Greatness in sport can be measured by very few specific factors. Specifically, women’s pro tennis can be measured by a Grand Slam (all four slams in a year) or a Golden Slam feat (all four slams in a year plus Olympics), followed by the number of Slams or Majors won, the coveted no.
1 ranking, the longevity of the player, the tournaments won on different surfaces, Fed Cup or now renamed Billie Jean Cup victories, Olympics medals, doubles and mixed titles. One standout difference between women’s tennis in the 90s to now, is the pace and power generated and the fitness level of the women.
Modern racquet technology surely has some part to play in the power game today, but many other factors like attention to recovery, better knowledge in the field of nutrition, good physios and support staff have made a huge difference.
Wimbeldon Championships of 1990 might have been changing of the old guard in Women’s tennis where 33 year old Martina Navratilova beat 27 year old Zina Garrison for the title. That would be the last singles title for the evergreen Martina Navratilova when a blazing young Monica Seles sprung onto the tennis scene by becoming the youngest ever French Open champion at 16 years and 6 months.
Monica’s Seles’s game was that of an aggressive baseliner and with her two handed forehand and backhand, the angles and power she generated were something totally radical. The relentless pounding of groundstrokes was her trademark.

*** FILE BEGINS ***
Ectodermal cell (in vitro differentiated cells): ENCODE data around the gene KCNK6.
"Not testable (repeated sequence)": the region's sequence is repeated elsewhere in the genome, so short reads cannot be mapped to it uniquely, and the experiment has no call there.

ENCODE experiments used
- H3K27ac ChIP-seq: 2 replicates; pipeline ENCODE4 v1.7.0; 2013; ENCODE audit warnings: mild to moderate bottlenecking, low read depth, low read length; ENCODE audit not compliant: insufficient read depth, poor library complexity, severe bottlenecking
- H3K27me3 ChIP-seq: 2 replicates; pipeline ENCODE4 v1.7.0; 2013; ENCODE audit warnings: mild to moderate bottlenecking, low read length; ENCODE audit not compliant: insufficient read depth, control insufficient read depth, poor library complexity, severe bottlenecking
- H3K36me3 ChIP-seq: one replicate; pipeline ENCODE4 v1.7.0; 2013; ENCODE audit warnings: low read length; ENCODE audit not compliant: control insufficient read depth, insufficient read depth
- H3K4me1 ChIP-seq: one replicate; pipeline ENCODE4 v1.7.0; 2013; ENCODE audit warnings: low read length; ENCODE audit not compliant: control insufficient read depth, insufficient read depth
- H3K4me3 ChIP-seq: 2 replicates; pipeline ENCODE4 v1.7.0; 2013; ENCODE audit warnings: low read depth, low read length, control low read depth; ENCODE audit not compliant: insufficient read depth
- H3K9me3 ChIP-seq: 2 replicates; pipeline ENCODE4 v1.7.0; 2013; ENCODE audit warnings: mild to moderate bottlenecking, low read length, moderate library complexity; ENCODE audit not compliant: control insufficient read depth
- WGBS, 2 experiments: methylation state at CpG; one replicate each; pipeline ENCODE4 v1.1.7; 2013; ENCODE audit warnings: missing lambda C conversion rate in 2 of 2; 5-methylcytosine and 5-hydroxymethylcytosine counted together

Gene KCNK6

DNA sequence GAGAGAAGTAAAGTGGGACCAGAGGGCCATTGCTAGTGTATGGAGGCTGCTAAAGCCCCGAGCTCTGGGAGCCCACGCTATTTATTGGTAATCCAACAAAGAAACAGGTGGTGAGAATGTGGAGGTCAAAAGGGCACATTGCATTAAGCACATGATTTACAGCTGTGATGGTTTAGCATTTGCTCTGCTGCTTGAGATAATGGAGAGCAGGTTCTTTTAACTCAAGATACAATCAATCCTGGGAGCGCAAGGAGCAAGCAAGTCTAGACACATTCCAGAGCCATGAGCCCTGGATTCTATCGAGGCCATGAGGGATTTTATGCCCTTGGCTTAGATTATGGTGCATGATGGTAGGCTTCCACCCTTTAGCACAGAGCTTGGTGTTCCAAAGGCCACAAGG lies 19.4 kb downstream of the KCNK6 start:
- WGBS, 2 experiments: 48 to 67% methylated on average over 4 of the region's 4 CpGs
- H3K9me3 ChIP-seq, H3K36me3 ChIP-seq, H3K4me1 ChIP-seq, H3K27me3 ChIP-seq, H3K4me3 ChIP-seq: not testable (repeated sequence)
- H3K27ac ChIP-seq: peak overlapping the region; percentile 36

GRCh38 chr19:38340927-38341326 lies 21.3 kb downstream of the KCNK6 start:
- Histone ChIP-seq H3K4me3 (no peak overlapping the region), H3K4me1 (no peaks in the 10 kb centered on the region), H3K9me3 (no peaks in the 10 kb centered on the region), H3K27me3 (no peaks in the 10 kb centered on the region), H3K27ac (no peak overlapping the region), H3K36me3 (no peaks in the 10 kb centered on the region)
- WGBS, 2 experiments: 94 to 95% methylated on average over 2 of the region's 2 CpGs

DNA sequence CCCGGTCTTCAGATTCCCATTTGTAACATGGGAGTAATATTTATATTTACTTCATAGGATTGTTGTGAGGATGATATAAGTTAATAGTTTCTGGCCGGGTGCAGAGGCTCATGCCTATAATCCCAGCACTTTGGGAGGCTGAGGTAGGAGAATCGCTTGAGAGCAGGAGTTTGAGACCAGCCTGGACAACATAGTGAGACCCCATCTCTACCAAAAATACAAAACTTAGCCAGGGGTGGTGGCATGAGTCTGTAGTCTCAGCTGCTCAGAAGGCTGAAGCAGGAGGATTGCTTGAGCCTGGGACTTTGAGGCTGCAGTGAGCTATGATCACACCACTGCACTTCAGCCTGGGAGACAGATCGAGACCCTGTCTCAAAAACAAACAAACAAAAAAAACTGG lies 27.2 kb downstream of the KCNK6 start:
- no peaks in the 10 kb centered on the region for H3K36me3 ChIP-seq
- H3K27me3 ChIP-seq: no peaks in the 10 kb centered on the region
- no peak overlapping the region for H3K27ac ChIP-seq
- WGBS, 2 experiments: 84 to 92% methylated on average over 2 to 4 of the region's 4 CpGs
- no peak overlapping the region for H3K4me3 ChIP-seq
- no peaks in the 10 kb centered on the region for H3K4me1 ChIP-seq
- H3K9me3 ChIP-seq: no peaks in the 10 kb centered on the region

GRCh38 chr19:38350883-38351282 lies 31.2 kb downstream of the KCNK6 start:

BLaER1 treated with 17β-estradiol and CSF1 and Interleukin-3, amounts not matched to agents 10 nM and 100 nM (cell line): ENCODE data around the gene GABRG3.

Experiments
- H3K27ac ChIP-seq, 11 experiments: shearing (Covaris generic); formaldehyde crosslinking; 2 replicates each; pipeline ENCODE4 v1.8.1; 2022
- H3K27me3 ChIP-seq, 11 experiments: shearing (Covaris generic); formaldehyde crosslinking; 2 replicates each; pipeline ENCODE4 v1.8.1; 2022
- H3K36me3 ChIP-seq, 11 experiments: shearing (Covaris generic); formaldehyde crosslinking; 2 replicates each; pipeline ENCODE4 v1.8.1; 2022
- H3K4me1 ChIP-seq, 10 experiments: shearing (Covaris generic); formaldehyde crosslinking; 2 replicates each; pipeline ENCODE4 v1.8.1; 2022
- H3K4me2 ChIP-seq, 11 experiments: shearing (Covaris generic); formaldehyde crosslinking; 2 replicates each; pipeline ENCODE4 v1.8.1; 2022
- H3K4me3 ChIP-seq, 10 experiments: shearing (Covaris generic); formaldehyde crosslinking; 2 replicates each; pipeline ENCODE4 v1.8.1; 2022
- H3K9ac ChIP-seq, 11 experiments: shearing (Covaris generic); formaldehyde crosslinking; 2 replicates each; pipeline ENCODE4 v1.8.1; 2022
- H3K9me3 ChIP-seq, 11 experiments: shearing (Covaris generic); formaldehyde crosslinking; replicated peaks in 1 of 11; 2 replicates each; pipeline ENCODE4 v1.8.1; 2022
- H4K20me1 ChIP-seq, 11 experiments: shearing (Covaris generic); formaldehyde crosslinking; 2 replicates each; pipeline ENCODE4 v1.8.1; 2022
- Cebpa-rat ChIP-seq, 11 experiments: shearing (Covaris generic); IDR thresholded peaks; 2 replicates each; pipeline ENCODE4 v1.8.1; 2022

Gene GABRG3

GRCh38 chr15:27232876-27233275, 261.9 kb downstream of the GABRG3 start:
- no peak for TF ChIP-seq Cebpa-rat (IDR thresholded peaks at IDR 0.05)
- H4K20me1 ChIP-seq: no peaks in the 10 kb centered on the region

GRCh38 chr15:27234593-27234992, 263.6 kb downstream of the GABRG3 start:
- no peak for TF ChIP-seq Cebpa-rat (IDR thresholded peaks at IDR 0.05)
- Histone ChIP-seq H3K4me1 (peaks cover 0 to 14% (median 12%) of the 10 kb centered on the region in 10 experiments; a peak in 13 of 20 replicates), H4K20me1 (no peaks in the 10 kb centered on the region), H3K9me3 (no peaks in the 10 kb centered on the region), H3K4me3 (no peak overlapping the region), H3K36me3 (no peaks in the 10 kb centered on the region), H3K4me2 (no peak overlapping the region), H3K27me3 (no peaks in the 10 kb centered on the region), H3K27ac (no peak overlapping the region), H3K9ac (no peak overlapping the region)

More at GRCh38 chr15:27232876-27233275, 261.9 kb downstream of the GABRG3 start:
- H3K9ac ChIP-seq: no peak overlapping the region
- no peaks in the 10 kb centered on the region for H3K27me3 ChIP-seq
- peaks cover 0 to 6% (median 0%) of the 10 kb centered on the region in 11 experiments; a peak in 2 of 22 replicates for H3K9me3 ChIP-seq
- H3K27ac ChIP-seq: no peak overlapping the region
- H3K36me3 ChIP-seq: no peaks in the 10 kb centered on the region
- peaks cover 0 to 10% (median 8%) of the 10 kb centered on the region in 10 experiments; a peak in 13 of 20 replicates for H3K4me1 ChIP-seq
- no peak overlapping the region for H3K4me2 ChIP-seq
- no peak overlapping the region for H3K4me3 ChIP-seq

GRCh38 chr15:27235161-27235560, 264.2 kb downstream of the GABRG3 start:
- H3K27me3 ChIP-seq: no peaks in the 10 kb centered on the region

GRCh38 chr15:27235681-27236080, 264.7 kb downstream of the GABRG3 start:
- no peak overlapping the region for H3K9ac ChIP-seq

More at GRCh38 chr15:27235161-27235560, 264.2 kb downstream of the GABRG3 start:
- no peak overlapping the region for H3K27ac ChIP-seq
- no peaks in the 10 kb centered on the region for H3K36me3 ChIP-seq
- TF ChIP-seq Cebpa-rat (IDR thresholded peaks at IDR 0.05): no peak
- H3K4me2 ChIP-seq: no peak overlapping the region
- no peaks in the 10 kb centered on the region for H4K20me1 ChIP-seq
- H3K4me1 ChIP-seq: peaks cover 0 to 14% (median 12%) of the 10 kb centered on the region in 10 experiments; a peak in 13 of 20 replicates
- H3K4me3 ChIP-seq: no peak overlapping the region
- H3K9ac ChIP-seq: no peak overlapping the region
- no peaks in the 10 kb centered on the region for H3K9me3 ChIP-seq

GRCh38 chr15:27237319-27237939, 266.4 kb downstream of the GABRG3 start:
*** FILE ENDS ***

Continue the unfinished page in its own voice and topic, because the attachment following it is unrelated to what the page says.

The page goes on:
In my view, Monica Seles is the one that set the modern-day standard for Women’s tennis. Monica Seles won 3 of the 4 Slams in 1991 only to have possibly the toughest competitor of all time Steffi Graf in her heels. But Seles was dominating the scene, she won 7 Slams from 1991 to April 1993 when the darkest incident in tennis history took place.
A fanatic deranged fan of Steffi Graf stabbed Monica Seles during a match changeover which would abruptly put an end to her short but remarkable career . Recovery from a stab wound to Monica’s shoulder took 2 years and she never did truly gain back to her old self.
Steffi Graf then dominated the Women’s Tennis world for the next 8 years. Steffi, with her flat aggressive forehand and the deep backhand slice, won her 22 Slams and even the prized Golden Slam in 1998 where she won the Olympic Gold as well.